HARTFORD, CT — Legislative leaders and Gov. Dannel P. Malloy decided after an hour-long meeting that they won’t reach a deal to close a two-year $5.1 billion deficit by June 7.
That means they will begin to draft a call to special session, while Malloy starts work on a contingency in case lawmakers can’t get the job done by June 30, the end of the fiscal year.
House Minority Leader Themis Klarides, R-Derby, said even though they are all still at the table it wasn’t hard to see they are still too far apart to reach a deal by next Wednesday.
“There is not any realistic prospect for reaching agreement within the next couple of days,” Senate President Martin Looney, D-New Haven, said.
He said they would continue to meet and seek to reach an agreement.
House Speaker Joe Aresimowicz, D-Berlin, said he thinks leaders and the governor can agree on about 85 percent of the budget, leaving about 15 percent to be negotiated.
However, Senate Republican President Len Fasano, R-North Haven, said the Office of Fiscal Analysis, which has analyzed the budget, says it’s closer to 25 percent.
“Exact dollar amounts he’s probably accurate,” Aresimowicz said. “But I’m a non-objective person and I’m saying subject matter in areas where we believe we can do something the number is higher.”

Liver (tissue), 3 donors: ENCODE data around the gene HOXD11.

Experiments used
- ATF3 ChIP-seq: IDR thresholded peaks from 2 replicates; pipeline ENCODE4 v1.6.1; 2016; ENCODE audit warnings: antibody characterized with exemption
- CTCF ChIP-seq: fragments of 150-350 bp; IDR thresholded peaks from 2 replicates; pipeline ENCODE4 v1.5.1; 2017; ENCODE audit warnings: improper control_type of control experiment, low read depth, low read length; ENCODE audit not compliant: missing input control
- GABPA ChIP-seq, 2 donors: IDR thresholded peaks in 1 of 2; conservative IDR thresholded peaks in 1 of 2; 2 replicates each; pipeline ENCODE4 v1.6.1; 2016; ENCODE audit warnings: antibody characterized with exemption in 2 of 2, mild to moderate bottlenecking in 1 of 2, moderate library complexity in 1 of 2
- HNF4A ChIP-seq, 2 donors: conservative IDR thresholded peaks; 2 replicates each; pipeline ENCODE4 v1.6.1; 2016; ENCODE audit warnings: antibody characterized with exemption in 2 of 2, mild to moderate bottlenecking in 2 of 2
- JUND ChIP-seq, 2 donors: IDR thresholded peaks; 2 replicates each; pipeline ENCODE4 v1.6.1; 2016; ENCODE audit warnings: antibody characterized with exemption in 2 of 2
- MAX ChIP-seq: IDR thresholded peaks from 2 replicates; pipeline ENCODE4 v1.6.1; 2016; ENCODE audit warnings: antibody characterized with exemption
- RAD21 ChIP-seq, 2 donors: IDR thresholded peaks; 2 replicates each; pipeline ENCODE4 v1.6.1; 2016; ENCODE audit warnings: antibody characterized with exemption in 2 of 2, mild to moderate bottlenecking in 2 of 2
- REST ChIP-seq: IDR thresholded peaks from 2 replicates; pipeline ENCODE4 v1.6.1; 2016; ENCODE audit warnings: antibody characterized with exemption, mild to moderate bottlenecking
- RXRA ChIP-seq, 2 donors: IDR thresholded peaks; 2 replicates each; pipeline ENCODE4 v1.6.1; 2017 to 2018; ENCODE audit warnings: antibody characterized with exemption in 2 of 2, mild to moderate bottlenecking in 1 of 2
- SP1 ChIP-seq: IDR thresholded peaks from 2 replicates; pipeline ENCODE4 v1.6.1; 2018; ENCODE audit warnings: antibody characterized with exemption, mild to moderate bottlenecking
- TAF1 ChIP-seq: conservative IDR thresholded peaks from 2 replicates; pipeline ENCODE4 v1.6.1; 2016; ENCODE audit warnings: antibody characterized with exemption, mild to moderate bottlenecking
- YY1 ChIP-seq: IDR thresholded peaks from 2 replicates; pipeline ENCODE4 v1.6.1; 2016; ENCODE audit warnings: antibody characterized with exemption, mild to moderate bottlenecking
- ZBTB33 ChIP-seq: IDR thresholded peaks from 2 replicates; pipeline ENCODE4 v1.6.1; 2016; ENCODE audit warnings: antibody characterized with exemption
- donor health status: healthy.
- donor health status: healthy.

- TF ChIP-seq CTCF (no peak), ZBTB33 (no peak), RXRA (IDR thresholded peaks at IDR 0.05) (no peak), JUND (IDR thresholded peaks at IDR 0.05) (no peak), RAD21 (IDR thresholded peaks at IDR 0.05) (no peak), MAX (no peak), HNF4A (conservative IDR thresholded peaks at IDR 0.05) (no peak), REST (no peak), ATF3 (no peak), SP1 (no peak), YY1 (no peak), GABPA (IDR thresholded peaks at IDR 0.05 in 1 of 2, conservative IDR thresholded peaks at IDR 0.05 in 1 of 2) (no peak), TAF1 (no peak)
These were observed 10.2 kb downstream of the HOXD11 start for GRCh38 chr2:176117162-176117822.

Aresimowicz conceded Fasano’s number from the Office of Fiscal Analysis was accurate.
Reaching a consensus on even the smallest details is harder than in typical years because the margins between Republicans and Democrats is closer than it’s been in decades.
“We are facing a difficult budget process and the policy that goes along with that is also very difficult,” Aresimowicz said. “I think depression is at least starting to be realized.”
The governor gets elected statewide and he can look at the state as a whole, but lawmakers end up setting statewide policy but represent individual districts, House Majority Leader Matt Ritter, D-Hartford, explained. He said lawmakers are going to have to start thinking more about the state if they are going to move Connecticut forward.
Klarides said it makes it easier to pass a budget with a larger majority because it means the Democratic Party can allow members who would be punished by their constituents at the polls to vote against the measure.
“Now you need almost every member they have,” Klarides said.
The Democrats hold a 79-72 majority over Republicans in the House. In the Senate, the two parties are evenly divided.
“There are many members in the House Democrats who are very, very scared and not interested in tax increases,” Klarides said.
She said that was evident Wednesday, when the deficit mitigation package to erase this year’s $317 million deficit passed by only one vote.
She said this is why it “matters so much there is parity in parties in the House and Senate.”
The Republicans picked up eight seats in the House and three in the Senate in the 2016 election.
As far as what will or won’t get passed in the final few days of the legislative session, Klarides said she thinks it’s going to be a “minute-to-minute” conversation.